Anxiety over needle pokes not only effect children, but adults as well. Research shows that stress over blood draws early in life can lead to long-term anxiety, which sometimes causes adults to base important decisions about surgeries or medical treatments on these fears.
No one knows this better than Brooke Rothberg, who almost didn’t follow her dream based on that fear.
“I was that kid who would crawl behind an exam table or lock myself in the bathroom because I was so petrified of vaccines,” Rothberg said. “Based on my childhood fear of needles, becoming a doctor was nowhere on my list of possible careers, even though I did well in the sciences. But then I enrolled in a chemistry course at U-M and realized I wanted to be pre-med.”
After being taunted by her brothers, she decided she “needed evidence” that she was over her childhood fears and joined the Poke Program as a research assistant as an undergraduate at U-M.
“I was inspired and motivated to humanize the blood draw experience. This project has helped me personally and I believe it can really make a difference. After seeing the effect of distraction or comfort words, I hope this message can be integrated in all fields of medicine,” said Rothberg, who is now a third year medical student at Florida Atlantic University.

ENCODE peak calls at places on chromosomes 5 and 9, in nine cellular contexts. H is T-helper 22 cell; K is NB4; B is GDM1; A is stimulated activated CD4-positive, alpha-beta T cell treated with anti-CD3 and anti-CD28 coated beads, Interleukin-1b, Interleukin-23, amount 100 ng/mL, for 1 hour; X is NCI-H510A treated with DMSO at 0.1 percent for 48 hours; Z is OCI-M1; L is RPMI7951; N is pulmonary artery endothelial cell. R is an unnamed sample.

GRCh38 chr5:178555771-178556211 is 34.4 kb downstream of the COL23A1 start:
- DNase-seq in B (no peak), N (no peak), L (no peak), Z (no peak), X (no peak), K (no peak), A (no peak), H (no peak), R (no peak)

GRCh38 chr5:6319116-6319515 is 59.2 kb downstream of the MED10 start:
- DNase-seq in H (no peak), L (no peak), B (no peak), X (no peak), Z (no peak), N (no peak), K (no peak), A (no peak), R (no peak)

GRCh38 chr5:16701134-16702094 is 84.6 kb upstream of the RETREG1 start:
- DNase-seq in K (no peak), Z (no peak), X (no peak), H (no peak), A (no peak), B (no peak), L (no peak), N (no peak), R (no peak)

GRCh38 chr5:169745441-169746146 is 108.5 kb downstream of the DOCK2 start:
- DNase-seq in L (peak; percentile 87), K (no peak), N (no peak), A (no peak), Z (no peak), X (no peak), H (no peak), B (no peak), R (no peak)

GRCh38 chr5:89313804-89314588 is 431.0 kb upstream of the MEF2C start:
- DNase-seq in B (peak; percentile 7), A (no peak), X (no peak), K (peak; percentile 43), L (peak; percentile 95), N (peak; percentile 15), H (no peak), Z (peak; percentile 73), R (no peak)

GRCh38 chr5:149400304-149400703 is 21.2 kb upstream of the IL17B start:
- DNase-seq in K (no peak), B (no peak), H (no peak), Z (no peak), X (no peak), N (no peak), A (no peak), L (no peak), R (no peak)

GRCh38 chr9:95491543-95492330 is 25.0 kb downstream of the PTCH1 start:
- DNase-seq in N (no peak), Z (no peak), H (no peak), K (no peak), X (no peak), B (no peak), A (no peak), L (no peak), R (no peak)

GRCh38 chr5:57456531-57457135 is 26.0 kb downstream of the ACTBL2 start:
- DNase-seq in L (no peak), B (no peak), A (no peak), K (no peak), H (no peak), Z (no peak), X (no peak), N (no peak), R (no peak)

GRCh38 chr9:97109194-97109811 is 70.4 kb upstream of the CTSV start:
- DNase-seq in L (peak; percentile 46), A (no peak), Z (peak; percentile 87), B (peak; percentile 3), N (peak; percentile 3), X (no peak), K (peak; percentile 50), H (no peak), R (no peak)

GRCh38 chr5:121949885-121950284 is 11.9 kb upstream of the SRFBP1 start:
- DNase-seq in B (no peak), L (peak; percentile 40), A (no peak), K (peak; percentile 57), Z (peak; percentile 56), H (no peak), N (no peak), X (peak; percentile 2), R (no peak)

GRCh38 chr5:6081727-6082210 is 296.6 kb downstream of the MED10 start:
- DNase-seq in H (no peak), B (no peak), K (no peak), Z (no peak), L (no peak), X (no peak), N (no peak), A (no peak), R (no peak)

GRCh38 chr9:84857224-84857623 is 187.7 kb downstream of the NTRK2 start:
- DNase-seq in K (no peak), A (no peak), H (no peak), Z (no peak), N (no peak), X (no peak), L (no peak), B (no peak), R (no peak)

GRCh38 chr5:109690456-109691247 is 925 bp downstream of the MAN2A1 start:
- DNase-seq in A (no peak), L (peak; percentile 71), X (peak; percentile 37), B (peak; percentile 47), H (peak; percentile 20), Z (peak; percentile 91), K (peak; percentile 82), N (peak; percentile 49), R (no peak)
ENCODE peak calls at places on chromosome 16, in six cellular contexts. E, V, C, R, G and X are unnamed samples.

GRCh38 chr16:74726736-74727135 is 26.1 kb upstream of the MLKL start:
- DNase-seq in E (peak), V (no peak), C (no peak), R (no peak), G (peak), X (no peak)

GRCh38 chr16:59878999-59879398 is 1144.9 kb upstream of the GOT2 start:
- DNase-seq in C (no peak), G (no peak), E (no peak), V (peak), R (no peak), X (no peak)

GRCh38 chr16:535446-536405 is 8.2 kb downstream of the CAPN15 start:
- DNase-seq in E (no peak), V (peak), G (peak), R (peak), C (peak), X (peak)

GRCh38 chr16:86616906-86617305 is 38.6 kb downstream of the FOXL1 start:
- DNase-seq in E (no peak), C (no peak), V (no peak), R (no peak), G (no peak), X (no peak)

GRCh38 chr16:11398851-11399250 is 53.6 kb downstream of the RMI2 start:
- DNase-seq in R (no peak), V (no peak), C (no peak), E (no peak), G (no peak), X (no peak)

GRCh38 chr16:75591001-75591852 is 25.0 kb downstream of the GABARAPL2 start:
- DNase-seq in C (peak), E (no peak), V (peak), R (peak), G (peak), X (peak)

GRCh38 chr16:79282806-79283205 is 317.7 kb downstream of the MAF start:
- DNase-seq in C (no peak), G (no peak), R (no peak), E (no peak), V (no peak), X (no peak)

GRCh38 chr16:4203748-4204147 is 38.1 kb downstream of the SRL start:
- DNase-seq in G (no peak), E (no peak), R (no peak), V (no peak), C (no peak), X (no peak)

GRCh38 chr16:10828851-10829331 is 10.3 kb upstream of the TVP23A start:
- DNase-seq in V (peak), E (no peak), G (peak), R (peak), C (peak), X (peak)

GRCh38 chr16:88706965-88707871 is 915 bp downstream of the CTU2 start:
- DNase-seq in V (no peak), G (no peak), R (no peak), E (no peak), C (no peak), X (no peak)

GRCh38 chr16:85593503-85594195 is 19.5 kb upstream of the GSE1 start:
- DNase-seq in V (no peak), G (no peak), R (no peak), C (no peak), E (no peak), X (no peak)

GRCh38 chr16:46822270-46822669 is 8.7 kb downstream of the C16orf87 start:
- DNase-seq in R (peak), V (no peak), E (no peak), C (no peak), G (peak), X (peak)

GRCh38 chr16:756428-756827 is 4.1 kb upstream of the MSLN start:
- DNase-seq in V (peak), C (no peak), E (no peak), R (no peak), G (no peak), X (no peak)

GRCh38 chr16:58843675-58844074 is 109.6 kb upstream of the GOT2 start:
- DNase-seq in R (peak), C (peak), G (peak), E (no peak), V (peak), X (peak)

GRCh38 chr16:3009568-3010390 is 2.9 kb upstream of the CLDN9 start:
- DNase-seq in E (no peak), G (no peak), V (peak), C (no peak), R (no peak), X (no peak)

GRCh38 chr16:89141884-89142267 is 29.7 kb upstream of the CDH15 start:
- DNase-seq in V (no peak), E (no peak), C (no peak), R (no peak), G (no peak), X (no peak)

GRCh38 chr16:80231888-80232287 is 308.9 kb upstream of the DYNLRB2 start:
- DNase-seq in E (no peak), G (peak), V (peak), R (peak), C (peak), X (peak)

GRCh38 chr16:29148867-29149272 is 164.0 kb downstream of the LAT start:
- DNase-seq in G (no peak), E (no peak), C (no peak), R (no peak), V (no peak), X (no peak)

Building trust and care
According to Jennifer Slater, manager of on-site phlebotomy services, this project has helped phlebotomists become more confident in their comforting skills and has built a broader awareness for the complexity of care required for pediatric patients.
“I am immensely proud of our phlebotomy teams,” she said. “Often our team members are establishing trust and confidence with the patient and/or family member in just minutes while performing an invasive procedure. They are an essential component to quality patient care and their expertise in specimen collection makes a difference.”
“We have real interests in our patients’ care and often become close to parents and patients,” said Annie Rosin, supervisor of the Mott phlebotomy team. “Our hearts are wrapped up in this job.”
Since the project began, the team provided toolkits throughout Mott, and they hope to continue to share their findings nationally, as well as expand the program to adults. In addition, the research prompted the hiring of a child life specialist dedicated to the C&W blood draw team. The team has also reached out to the community through distance learning programs and family events at the Ann Arbor Hands-On Museum and virtually. More information can be found here.
“This is a true example of people coming together and showing we care,” said Piazza. “We knew there was a gap and we needed to find a way to support one another in learning to solve it together. We gave the frontline the tools to treat people with dignity, respect and compassion.”
Every month, Headlines will be highlighting one of the organization’s core values. This month is caring. Do you have a story that demonstrates caring at Michigan Medicine? If so, send to email@example.com and it could be featured in an upcoming edition of the newsletter!
Learn even more about the poke program by listening to The Wrap via the YouTube video below or the audio-only version at this link.